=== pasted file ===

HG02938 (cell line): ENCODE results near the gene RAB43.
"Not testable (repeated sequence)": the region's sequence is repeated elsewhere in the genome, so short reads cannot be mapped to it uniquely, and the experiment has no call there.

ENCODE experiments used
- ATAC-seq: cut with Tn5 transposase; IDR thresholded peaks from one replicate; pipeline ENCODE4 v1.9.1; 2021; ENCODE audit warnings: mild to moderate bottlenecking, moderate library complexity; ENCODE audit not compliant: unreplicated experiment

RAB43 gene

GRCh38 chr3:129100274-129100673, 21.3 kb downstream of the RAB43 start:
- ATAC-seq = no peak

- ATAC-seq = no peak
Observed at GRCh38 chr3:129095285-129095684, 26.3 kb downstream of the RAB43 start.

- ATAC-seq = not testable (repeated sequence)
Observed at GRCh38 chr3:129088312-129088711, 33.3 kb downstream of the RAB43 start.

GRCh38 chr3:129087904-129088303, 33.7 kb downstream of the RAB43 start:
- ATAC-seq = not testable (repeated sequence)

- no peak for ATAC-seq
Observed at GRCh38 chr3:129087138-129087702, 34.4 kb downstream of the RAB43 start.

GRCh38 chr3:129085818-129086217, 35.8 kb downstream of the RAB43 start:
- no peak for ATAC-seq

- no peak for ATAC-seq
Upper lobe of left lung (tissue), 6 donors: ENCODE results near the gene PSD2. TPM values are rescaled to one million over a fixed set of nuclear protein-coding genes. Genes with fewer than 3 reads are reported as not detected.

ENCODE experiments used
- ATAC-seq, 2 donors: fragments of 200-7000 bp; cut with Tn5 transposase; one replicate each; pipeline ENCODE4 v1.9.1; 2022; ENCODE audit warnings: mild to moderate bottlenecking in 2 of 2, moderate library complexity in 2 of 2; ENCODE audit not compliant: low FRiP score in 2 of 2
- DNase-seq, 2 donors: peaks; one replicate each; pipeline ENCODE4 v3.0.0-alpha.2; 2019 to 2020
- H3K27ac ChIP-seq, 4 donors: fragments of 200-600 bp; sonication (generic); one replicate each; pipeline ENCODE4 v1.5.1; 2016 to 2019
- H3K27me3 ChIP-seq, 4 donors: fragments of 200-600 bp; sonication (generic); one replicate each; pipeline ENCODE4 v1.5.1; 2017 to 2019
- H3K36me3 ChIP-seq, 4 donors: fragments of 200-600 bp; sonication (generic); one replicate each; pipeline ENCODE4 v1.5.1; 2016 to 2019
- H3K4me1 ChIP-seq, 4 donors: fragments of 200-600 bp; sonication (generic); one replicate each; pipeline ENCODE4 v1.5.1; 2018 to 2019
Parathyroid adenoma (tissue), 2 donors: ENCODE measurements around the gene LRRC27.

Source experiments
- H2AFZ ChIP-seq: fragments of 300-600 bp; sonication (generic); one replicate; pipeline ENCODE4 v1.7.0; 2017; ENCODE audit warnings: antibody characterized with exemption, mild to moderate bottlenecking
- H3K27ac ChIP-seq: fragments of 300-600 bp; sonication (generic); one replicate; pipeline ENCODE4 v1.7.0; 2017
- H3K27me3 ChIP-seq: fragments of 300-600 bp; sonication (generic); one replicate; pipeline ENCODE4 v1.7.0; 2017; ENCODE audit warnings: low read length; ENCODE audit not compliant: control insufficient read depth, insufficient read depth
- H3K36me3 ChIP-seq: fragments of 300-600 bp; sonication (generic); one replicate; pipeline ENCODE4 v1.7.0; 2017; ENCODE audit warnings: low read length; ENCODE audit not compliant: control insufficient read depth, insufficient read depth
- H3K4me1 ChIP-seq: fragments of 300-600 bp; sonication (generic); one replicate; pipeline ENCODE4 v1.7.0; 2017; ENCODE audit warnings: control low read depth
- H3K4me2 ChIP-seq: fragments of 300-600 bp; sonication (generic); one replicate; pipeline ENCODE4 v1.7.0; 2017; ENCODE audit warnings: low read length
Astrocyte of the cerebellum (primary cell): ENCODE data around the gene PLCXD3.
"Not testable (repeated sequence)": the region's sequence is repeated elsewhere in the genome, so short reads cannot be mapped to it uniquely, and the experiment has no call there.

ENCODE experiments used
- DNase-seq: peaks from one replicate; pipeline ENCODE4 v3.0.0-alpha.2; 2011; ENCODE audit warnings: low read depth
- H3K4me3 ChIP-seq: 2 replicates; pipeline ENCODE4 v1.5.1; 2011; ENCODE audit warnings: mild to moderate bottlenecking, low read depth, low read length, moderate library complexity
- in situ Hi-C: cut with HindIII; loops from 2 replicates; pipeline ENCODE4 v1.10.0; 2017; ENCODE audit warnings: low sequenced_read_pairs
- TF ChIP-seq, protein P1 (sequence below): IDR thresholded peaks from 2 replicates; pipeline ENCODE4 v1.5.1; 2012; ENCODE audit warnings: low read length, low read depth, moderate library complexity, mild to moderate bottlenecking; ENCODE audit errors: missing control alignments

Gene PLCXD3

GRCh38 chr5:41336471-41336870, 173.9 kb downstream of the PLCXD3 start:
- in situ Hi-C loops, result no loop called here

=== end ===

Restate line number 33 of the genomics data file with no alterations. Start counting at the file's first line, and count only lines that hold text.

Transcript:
- H3K4me1 ChIP-seq: fragments of 300-600 bp; sonication (generic); one replicate; pipeline ENCODE4 v1.7.0; 2017; ENCODE audit warnings: control low read depth